The nose knows as wines are put to Chinese taste test
Bordeaux in France or Spain's Rioja region - which produces the best wine for the Chinese palate and cuisine? That was the question dozens of local connoisseurs attempted to answer yesterday in one of the city's largest blind wine-tasting events.
More than 1,000 glasses of wine - chosen from hundreds of wineries in 25 countries - were presented to 40 connoisseurs tasked to pick the ones that best fit the Chinese market at the China Wine Awards.
Each of the judges - wine wholesalers, retailers and restaurant managers - had to try 35 wines in seven rounds throughout the day. They rated each sample in terms of look, smell and taste, and then matched them with the most suitable type of Chinese cuisine - including Guangdong, Beijing and Sichuan dishes.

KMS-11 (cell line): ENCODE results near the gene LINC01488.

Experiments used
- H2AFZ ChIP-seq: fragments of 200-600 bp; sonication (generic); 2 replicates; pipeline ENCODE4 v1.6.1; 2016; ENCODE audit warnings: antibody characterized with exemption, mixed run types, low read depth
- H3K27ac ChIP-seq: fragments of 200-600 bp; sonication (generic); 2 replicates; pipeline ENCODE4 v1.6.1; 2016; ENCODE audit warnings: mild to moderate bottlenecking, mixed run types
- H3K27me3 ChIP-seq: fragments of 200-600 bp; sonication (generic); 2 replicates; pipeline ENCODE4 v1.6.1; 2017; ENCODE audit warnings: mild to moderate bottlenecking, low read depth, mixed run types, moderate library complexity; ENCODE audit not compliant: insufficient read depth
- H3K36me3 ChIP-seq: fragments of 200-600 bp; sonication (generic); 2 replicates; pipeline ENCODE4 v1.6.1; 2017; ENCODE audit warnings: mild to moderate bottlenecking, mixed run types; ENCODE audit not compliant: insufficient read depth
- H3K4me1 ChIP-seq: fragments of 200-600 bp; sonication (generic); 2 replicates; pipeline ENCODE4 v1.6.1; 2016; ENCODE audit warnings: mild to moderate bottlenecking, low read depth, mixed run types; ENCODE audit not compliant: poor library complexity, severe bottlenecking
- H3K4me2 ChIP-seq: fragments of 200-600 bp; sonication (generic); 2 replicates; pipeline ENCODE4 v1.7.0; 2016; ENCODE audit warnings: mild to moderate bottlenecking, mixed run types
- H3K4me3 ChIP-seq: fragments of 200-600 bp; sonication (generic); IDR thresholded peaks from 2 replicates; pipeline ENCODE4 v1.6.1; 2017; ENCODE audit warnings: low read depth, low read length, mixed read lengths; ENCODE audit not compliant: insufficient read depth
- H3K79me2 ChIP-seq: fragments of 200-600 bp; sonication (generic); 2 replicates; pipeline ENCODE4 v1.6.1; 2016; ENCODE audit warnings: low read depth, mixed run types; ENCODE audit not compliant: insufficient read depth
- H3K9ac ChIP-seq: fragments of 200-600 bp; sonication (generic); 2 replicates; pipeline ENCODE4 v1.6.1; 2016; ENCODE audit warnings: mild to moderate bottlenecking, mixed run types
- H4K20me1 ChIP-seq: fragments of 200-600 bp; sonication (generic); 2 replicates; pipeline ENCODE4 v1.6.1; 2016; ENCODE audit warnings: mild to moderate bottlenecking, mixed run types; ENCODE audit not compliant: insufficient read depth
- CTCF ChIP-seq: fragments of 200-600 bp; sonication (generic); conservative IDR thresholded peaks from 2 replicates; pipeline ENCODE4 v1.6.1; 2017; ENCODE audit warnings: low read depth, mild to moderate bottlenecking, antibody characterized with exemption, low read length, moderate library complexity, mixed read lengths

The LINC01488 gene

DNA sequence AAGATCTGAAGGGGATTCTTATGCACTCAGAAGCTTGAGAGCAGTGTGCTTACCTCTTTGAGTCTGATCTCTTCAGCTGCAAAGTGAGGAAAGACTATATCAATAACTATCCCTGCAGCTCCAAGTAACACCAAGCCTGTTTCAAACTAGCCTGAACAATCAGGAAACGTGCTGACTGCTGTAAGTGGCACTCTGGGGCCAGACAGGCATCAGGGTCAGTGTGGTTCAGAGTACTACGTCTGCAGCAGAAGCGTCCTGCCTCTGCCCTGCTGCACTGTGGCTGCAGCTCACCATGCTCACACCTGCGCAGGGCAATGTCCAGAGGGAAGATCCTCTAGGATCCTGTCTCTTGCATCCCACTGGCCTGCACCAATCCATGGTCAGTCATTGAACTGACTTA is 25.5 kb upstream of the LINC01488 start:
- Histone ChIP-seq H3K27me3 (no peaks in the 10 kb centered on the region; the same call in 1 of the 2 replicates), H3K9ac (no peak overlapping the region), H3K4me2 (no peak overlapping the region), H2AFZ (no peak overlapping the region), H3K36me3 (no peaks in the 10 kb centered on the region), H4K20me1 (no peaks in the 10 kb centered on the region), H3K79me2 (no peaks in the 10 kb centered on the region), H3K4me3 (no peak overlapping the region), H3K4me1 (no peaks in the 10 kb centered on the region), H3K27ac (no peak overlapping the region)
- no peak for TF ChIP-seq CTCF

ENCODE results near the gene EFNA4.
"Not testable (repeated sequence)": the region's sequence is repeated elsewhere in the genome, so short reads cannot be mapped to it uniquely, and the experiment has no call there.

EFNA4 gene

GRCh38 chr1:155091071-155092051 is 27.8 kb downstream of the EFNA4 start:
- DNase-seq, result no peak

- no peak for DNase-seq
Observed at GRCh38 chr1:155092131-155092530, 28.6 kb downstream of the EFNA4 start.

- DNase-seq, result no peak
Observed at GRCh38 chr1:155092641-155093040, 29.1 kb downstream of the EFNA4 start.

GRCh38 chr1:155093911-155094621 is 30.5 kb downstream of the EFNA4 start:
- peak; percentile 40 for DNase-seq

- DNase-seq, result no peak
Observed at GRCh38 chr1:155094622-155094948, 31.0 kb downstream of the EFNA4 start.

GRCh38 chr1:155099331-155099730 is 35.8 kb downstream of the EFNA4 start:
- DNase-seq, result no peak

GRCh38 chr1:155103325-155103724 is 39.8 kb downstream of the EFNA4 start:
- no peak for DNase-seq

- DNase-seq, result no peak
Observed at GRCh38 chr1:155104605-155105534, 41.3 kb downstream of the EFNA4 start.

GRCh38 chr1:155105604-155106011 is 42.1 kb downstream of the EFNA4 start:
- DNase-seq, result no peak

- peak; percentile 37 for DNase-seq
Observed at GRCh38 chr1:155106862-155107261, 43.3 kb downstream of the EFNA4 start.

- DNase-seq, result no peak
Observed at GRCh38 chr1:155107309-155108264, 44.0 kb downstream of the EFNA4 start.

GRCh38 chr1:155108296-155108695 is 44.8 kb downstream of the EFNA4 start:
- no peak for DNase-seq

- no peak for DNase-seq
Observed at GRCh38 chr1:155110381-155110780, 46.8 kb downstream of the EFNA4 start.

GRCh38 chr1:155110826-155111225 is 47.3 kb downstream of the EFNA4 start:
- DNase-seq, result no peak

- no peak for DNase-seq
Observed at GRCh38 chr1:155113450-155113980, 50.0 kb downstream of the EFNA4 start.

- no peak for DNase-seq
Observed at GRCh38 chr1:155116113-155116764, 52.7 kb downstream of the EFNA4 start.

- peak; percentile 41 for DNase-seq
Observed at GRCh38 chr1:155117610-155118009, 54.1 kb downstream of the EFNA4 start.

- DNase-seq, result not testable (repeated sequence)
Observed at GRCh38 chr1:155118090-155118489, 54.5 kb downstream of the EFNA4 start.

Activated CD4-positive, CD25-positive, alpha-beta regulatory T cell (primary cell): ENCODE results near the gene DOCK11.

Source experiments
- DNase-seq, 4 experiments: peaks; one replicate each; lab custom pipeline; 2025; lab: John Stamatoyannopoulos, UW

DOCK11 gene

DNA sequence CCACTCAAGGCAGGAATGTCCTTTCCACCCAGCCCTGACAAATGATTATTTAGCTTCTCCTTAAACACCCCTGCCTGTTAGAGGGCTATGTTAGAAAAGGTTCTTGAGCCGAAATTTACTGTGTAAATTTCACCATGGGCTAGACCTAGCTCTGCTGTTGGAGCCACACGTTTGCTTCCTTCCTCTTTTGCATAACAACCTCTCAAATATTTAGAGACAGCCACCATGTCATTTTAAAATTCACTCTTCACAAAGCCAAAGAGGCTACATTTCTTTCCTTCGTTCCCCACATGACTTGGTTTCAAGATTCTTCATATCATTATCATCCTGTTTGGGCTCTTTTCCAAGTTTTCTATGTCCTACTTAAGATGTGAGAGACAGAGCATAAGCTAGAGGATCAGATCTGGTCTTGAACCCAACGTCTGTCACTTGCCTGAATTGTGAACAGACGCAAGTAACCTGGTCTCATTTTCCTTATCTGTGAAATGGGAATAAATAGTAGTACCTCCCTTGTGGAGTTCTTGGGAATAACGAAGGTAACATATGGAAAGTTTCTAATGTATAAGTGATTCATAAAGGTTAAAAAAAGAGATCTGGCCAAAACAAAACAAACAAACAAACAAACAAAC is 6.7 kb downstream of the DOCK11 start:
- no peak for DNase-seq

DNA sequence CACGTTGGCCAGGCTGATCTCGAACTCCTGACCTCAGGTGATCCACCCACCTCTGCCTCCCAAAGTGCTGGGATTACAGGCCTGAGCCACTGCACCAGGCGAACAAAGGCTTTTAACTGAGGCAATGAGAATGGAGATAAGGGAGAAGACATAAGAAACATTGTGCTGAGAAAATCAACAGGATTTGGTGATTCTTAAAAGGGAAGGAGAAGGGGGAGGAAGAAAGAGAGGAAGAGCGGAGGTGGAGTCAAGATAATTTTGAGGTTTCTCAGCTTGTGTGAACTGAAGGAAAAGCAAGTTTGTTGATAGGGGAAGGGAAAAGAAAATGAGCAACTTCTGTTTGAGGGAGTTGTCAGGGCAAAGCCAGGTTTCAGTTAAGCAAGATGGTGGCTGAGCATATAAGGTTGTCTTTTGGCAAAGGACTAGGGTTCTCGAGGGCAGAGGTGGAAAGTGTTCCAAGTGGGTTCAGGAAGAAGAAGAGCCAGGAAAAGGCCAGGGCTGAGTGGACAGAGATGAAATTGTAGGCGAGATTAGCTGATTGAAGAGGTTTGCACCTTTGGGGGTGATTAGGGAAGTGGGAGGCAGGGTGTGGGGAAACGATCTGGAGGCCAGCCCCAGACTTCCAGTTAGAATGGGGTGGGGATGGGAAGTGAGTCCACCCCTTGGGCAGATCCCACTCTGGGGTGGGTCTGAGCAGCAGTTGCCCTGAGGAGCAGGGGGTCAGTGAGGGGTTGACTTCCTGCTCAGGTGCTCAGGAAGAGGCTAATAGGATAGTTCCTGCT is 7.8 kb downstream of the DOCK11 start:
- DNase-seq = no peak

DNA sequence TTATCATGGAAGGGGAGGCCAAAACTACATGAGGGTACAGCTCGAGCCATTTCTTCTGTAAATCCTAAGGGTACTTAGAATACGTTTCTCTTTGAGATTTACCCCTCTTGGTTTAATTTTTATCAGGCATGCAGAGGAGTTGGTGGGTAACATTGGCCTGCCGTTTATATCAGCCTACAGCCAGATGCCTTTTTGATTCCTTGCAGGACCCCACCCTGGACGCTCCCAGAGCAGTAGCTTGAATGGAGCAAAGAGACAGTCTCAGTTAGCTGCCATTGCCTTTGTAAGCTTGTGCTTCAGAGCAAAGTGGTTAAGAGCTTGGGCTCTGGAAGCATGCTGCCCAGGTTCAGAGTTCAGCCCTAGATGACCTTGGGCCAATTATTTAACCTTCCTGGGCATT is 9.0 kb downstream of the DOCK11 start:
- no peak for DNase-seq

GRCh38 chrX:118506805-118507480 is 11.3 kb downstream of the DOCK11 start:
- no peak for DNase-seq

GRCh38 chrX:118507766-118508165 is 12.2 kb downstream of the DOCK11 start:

All the bottles of red, white and sparkling wines, costing between HK$110 and HK$3,300 per bottle, had their labels covered up. Spain and France accounted for the highest number of wines tested.
Chinese drinkers generally preferred rich wines, local wholesaler Defranco Leung said. But each city had its own preference. People in Xiamen in Fujian province liked sweet wines, while those further south went for drier ones, wine producer Nikolas Prehn said.
Having imported 260 million litres of wine in 2010, a volume which would fill 690 swimming pools, China remains a top target of wineries. It is the largest importer of Bordeaux wines, but demand from other parts of Europe, and from Australia and New Zealand, is growing.